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October 28, when Brazil went to the polls, the country took a hard right turn by voting for Jair Bolsonaro for president, a 63-year-old former paratrooper who made misogyny and xenophobia a bedrock of his campaign. Bolsonaro also praised Brazil’s past dictators, advocated for torture, and regularly maligned the country’s aboriginal, black, and LGBTQ+ communities.

The groups Bolsonaro disparaged during his campaign are now bracing for rough years ahead under his administration. This is especially true of Brazil’s historically marginalized black women, who make up more than a quarter of the country’s population but whose political representation is alarmingly low.

While many Americans are celebrating the recent midterm election of a record-breaking 102 women to the U.S. House of Representatives — including the first Native American, Muslim, and openly LGBTQ+ officials — in Brazil, the political landscape for black women is looking bleak.

Against this landscape stands Kátia Trindade, who had hoped to change that with a run for a seat in Brazil’s Lower House.

Most people walk by Kátia Trindade, a flyer in her outstretched hand, with an automatic “no thank you.” She smiles, thanks them for their time, and moves on to the next person who she hopes is interested in hearing her proposals for bettering São Paulo’s healthcare, education, and access to public daycare as a federal deputy in Brazil’s Lower House.

“When I’m out campaigning, it’s my color that speaks first,” Trindade says. “It’s hard for people to register that a black woman could be running for Congress.”

While all women are underrepresented in Brazil’s Congress — currently they comprise just 9.9 percent and 18.5 percent of the Lower and Upper Houses, respectively — black women are underrepresented at an alarming rate.

According to The Umunna Network, a grassroots organization that promotes the presence of black women in institutional politics, black women make up over 27 percent of Brazil’s population, but comprise just 1.9 percent of the country’s Lower House, known as the Chamber of Deputies. Representation is also lagging in the Senate, but is slightly better at 3.7 percent.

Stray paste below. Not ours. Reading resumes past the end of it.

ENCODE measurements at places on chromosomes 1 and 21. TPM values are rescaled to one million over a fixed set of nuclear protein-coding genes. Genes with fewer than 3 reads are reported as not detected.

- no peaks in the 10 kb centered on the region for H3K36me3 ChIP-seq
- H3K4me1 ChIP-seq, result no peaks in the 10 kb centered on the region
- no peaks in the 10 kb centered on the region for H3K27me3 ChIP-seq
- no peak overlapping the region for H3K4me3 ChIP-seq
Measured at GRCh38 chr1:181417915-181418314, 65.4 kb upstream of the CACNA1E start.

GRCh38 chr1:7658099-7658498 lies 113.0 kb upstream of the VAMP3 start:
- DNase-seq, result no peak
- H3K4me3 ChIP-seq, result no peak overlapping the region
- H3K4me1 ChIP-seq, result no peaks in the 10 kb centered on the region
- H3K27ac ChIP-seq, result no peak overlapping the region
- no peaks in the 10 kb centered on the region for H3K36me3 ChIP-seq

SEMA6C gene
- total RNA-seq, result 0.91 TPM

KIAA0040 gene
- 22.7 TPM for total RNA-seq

Candidate Kátia Trindade.

When Brazilians went to the polls, there was hope among the country’s many minority groups that representation would improve, but of the 54 senators elected that day, just seven are women. Only one of the seven registered herself as parda, or belonging to more than one race. The incoming Lower House is slightly more diverse, now with 77 of 513 lawmakers, or 15 percent, identifying as women. Of those, 13 identify as black, a slight boost to 2.5 percent.

This change may be slight, but in a country that just elected an extremely polarizing — some say fascist — president, it is noticeable.

Despite making up more than half the population, black Brazilians have long been left out of politics, a legacy of the country’s history of colonialism and slavery that has also forced them to refute their identity. “The thought was that everybody [in Brazil] was just mixed. You couldn’t have a voice as a black person. It was a national paradigm,” says Flávia Rios, a sociology professor at Federal Fluminense University in Niterói, Rio de Janeiro. “We were taught to deny our blackness and to try to pass as white as much as possible. So it has been a long process to reconstruct our identities as black people with black voices.”

With the rise of Bolsonaro’s popularity, along with the recent murder of Rio de Janeiro city councilor Marielle Franco — a black bisexual woman who defended the city’s marginalized communities and stood up for human rights before she was shot dead in March alongside her driver for what police say were politically motivated reasons — have become catalysts for many black women to run for office.

Just hours before Franco was killed, five women had launched Black Women Decide, an online campaign that uses data to draw attention to the fact that black women are sorely underrepresented in institutional politics. They believe that educating the public will help turn the situation around.